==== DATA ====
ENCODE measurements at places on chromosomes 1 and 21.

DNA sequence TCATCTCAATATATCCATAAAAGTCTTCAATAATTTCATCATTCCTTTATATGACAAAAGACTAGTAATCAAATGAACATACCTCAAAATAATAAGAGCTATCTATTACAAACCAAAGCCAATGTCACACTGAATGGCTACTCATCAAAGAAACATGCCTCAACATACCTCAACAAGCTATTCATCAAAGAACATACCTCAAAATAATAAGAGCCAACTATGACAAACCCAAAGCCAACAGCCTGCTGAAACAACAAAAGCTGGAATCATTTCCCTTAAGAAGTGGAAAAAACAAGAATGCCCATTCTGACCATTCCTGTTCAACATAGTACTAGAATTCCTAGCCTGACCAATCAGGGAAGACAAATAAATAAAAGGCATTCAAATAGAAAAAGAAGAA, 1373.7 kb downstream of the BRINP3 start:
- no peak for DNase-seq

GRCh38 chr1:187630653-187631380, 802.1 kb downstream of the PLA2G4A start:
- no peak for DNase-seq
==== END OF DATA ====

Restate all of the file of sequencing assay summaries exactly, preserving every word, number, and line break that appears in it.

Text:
ENCODE measurements at places on chromosomes 1 and 21.

DNA sequence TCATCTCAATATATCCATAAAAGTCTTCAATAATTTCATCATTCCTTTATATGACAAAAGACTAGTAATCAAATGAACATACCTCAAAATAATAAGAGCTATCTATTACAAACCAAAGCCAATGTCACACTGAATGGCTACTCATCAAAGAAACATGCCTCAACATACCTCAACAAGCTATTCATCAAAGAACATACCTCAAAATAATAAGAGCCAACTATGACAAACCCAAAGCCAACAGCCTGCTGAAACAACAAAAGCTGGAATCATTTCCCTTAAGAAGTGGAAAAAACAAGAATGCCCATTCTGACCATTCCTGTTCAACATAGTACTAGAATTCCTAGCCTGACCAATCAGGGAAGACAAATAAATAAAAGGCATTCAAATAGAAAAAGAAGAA, 1373.7 kb downstream of the BRINP3 start:
- no peak for DNase-seq

GRCh38 chr1:187630653-187631380, 802.1 kb downstream of the PLA2G4A start:
- no peak for DNase-seq